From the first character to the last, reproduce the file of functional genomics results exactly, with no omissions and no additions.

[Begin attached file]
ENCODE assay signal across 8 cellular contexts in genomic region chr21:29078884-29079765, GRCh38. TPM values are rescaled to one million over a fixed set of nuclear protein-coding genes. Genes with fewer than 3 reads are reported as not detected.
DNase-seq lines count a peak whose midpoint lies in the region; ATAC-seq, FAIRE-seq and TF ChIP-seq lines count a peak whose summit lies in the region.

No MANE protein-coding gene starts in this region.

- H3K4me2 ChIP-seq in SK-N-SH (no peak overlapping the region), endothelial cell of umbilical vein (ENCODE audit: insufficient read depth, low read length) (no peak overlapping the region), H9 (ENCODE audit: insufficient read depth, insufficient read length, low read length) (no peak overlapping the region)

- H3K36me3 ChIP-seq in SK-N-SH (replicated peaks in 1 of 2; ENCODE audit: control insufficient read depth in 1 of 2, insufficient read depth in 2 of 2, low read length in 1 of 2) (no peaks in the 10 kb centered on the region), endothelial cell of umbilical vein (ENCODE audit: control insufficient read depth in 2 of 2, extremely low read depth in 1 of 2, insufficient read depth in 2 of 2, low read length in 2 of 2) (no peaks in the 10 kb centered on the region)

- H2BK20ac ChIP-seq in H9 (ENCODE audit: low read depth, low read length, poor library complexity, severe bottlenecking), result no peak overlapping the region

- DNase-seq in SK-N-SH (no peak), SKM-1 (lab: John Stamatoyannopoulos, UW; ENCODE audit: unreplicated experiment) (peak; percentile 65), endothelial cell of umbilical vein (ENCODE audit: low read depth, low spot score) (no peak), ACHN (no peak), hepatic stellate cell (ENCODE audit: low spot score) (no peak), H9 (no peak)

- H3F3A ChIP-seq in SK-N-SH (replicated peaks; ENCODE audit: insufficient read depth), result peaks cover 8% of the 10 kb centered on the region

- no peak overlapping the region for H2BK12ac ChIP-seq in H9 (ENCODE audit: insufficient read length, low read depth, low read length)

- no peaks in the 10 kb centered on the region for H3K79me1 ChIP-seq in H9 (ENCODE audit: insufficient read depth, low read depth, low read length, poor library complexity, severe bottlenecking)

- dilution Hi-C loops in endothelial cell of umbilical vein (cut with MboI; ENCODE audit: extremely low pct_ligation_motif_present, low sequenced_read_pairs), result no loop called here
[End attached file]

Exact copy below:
ENCODE assay signal across 8 cellular contexts in genomic region chr21:29078884-29079765, GRCh38. TPM values are rescaled to one million over a fixed set of nuclear protein-coding genes. Genes with fewer than 3 reads are reported as not detected.
DNase-seq lines count a peak whose midpoint lies in the region; ATAC-seq, FAIRE-seq and TF ChIP-seq lines count a peak whose summit lies in the region.

No MANE protein-coding gene starts in this region.

- H3K4me2 ChIP-seq in SK-N-SH (no peak overlapping the region), endothelial cell of umbilical vein (ENCODE audit: insufficient read depth, low read length) (no peak overlapping the region), H9 (ENCODE audit: insufficient read depth, insufficient read length, low read length) (no peak overlapping the region)

- H3K36me3 ChIP-seq in SK-N-SH (replicated peaks in 1 of 2; ENCODE audit: control insufficient read depth in 1 of 2, insufficient read depth in 2 of 2, low read length in 1 of 2) (no peaks in the 10 kb centered on the region), endothelial cell of umbilical vein (ENCODE audit: control insufficient read depth in 2 of 2, extremely low read depth in 1 of 2, insufficient read depth in 2 of 2, low read length in 2 of 2) (no peaks in the 10 kb centered on the region)

- H2BK20ac ChIP-seq in H9 (ENCODE audit: low read depth, low read length, poor library complexity, severe bottlenecking), result no peak overlapping the region

- DNase-seq in SK-N-SH (no peak), SKM-1 (lab: John Stamatoyannopoulos, UW; ENCODE audit: unreplicated experiment) (peak; percentile 65), endothelial cell of umbilical vein (ENCODE audit: low read depth, low spot score) (no peak), ACHN (no peak), hepatic stellate cell (ENCODE audit: low spot score) (no peak), H9 (no peak)

- H3F3A ChIP-seq in SK-N-SH (replicated peaks; ENCODE audit: insufficient read depth), result peaks cover 8% of the 10 kb centered on the region

- no peak overlapping the region for H2BK12ac ChIP-seq in H9 (ENCODE audit: insufficient read length, low read depth, low read length)

- no peaks in the 10 kb centered on the region for H3K79me1 ChIP-seq in H9 (ENCODE audit: insufficient read depth, low read depth, low read length, poor library complexity, severe bottlenecking)

- dilution Hi-C loops in endothelial cell of umbilical vein (cut with MboI; ENCODE audit: extremely low pct_ligation_motif_present, low sequenced_read_pairs), result no loop called here